Charlotte Mason Math Curriculum
The Charlotte Mason approach to mathematics instruction is based on narration and hands-on manipulations rather than memorization of formulas.
This style, which emphasizes the ability to reason logically, fosters the development of problem-solving techniques that can be applied to all types of mathematical tasks.
Rather than relying solely on worksheets for drill and practice, students are encouraged to narrate math stories and create visual representations of problems before determining a solution.
With this type of curriculum, students become lifelong learners who gain greater confidence as they spend more time applying principles rather than merely memorizing facts.
Charlotte Mason math promotes an understanding that math is not just about numbers but about exploring relationships between shapes, sizes, and quantities in a meaningful way.
Charlotte Mason Methods for Homeschool
Charlotte Mason’s curriculum is a unique approach to homeschooling that focuses on the whole child. It involves an eclectic mix of educational elements, including nature studies, narration, copy work, dictation, and picture study.
There are many ways to bring these components together for Charlotte Mason homeschoolers. Let’s look at how the Charlotte Mason method is applied in homeschool learning programs!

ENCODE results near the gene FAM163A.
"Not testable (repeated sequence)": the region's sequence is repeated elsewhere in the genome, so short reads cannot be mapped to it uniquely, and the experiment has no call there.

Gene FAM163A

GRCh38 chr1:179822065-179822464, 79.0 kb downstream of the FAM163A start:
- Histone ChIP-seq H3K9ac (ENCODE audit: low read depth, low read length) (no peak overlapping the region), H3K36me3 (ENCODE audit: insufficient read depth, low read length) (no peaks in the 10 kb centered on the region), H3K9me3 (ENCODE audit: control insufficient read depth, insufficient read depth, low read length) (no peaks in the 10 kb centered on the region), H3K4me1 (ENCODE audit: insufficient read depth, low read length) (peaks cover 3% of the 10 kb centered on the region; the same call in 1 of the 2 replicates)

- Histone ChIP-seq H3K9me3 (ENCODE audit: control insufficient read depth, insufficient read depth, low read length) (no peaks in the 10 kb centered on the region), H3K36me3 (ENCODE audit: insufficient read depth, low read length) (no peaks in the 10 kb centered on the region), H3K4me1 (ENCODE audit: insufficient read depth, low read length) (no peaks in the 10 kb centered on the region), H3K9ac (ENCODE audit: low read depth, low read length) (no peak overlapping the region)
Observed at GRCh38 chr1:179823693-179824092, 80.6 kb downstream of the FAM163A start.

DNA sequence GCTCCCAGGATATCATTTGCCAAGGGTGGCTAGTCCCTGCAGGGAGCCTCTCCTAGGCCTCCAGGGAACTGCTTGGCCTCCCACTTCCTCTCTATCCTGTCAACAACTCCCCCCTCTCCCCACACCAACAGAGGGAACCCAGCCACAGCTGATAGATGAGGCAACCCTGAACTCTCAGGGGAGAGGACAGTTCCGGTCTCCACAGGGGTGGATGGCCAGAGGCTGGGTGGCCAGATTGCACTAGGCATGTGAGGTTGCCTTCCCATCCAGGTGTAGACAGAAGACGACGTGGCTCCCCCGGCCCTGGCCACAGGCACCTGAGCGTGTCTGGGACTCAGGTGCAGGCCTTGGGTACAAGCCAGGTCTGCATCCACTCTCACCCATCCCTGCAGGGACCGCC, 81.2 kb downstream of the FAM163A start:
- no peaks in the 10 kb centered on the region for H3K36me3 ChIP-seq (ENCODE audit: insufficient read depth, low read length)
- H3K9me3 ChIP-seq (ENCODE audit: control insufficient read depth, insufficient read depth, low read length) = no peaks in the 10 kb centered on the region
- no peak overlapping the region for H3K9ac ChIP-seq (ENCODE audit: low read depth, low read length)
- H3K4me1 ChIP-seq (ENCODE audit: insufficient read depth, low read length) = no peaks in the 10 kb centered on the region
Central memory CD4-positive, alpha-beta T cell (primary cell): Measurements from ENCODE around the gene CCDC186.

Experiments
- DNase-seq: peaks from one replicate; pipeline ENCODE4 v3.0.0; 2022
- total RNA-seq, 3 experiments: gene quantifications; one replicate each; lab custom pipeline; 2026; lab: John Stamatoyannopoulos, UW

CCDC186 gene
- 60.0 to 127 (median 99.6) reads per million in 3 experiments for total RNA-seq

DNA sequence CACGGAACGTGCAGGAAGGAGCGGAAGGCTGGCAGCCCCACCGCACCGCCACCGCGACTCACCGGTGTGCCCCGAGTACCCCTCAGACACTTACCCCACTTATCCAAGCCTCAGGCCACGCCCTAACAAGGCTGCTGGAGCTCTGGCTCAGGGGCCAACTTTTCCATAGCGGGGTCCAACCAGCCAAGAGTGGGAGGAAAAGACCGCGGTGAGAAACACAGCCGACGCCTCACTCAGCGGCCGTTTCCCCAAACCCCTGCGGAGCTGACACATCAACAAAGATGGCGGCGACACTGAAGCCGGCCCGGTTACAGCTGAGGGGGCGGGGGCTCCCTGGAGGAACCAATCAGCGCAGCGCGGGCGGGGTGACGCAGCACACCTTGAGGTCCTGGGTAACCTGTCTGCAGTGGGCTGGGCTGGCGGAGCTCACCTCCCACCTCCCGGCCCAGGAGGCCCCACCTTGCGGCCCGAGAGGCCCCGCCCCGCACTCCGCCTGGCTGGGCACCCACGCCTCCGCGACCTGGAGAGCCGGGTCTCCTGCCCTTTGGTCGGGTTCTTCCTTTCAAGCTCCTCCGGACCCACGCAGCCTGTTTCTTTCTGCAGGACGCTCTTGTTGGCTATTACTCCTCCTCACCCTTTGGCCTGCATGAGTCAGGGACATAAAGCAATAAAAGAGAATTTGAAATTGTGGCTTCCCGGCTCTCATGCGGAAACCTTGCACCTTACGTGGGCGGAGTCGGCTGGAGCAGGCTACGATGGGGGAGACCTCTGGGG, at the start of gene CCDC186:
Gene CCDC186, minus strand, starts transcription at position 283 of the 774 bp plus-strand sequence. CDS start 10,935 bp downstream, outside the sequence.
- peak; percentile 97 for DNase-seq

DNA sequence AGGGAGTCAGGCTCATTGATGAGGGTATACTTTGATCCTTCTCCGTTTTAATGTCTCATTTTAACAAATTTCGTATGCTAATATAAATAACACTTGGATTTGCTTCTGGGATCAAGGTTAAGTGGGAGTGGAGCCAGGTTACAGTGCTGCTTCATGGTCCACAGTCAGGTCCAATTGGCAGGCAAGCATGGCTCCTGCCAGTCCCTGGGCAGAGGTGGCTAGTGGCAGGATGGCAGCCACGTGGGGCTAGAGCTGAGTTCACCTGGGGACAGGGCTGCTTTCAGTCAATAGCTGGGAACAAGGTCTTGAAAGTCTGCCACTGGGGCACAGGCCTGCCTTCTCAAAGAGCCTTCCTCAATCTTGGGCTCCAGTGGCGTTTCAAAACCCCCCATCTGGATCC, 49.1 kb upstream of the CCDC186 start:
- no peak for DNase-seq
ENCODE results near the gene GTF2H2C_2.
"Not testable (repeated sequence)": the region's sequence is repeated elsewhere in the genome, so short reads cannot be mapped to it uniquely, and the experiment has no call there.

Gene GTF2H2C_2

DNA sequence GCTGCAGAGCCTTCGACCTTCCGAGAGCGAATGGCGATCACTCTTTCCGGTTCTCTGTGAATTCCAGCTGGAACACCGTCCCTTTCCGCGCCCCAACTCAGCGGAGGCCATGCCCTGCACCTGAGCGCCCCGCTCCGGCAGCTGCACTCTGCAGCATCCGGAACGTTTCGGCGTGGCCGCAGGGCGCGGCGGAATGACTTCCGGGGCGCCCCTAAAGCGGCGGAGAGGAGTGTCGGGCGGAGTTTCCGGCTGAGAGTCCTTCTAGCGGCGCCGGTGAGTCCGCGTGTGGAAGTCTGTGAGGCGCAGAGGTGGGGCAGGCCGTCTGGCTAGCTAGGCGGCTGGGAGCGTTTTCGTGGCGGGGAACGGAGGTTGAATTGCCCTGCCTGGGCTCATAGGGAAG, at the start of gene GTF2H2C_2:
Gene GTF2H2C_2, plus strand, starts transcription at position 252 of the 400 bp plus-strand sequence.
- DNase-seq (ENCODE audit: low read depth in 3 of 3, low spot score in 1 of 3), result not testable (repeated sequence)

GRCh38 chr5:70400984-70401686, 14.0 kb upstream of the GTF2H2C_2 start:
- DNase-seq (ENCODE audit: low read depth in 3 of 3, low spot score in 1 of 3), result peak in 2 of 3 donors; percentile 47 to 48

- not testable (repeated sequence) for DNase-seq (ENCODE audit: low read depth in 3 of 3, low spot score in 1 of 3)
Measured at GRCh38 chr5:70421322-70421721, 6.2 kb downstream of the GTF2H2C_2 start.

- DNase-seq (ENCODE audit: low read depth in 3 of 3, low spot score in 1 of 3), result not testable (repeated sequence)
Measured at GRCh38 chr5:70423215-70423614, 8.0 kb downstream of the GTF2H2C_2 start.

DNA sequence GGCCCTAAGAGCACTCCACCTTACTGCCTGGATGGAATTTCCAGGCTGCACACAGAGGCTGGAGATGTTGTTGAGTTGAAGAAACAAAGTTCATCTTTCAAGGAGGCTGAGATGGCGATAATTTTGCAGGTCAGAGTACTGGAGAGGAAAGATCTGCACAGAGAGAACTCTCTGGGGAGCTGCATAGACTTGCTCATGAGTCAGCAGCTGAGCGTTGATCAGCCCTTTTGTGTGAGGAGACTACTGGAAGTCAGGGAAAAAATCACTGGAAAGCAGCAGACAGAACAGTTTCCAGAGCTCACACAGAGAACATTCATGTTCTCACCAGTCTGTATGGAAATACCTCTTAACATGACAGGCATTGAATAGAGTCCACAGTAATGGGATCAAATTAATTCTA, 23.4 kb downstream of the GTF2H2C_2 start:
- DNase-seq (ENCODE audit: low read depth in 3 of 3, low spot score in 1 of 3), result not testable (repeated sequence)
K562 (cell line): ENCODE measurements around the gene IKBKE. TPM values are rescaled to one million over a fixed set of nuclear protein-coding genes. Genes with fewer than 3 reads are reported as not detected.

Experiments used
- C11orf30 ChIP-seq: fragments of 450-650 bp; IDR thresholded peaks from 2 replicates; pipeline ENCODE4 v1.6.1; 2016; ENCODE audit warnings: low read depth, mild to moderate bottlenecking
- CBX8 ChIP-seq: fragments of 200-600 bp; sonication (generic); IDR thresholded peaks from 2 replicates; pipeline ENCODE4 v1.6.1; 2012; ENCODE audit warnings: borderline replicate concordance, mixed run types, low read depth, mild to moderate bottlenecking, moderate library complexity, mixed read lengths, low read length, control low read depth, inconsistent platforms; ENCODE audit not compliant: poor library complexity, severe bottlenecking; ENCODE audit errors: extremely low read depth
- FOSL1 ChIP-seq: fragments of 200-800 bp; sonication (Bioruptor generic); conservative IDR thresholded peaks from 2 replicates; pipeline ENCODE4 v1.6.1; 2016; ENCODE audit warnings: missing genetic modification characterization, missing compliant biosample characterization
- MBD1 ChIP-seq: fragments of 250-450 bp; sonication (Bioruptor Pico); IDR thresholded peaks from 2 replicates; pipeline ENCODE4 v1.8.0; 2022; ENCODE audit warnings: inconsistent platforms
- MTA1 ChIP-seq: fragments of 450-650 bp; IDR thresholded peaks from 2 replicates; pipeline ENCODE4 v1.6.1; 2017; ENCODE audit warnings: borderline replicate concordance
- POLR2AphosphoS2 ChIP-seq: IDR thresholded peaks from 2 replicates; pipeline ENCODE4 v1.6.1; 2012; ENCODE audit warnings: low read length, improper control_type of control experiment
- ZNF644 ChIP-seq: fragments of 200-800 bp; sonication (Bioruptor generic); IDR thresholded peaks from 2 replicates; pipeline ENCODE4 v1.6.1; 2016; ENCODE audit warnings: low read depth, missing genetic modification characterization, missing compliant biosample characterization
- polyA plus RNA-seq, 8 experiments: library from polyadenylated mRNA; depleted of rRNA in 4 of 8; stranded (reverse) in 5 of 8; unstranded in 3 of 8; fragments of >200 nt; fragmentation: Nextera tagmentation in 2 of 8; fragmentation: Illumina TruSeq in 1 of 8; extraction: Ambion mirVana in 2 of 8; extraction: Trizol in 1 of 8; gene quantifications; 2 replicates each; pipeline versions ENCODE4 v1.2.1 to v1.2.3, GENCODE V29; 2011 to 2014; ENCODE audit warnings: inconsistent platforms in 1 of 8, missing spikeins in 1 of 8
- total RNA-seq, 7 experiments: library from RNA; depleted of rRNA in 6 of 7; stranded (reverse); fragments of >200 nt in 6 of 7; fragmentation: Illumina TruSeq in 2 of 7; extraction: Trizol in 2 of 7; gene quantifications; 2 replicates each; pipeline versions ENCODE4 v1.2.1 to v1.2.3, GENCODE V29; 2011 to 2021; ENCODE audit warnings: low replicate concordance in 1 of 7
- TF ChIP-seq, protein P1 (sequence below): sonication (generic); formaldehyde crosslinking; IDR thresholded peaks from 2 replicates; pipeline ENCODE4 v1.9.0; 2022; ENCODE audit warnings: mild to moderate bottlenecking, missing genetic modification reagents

Nature studies are a vital part of Charlotte Mason’s curriculum. These studies might include:
- Going on nature walks
- Using field guides to identify plants and animals in your area
- Studying works of literature that explore the beauty and mysteries of nature, like The Secret Garden by Frances Hodgson Burnett or Where the Red Fern Grows by Wilson Rawls.
Narration is a crucial element of Charlotte Mason’s idea of education. It involves young children retelling what they have read or heard, either by reciting it verbally or writing it down in their own words.
This technique develops memory and comprehension skills by deepening the understanding and appreciation of the studied material.
Copy work is another important tool in Charlotte Mason’s curriculum. This involves children copying passages from books or works of literature into their own notebooks, which helps to improve literacy skills while internalizing and appreciating the beauty of both the English language and foreign language.
Dictation is a form of oral instruction that Charlotte Mason popularized. It involves a teacher or parent reading aloud a passage for the student to write down.
This helps children learn proper spelling and grammar and improve their writing skills.
Picture study involves looking at art and discussing it, which helps develop a young child’s sense of aesthetics and appreciation for beauty.
This can be done by viewing prints or visiting local fine arts galleries.
By combining these educational elements, Charlotte Mason created a holistic approach to education that focuses on the entire person—mind, body, and spirit.
Her curriculum is highly flexible and can be tailored to various homeschooling styles and individuals’ special needs.
Picture study is an excellent choice for families looking to create a unique, engaging learning environment for their children.
Charlotte Mason Habits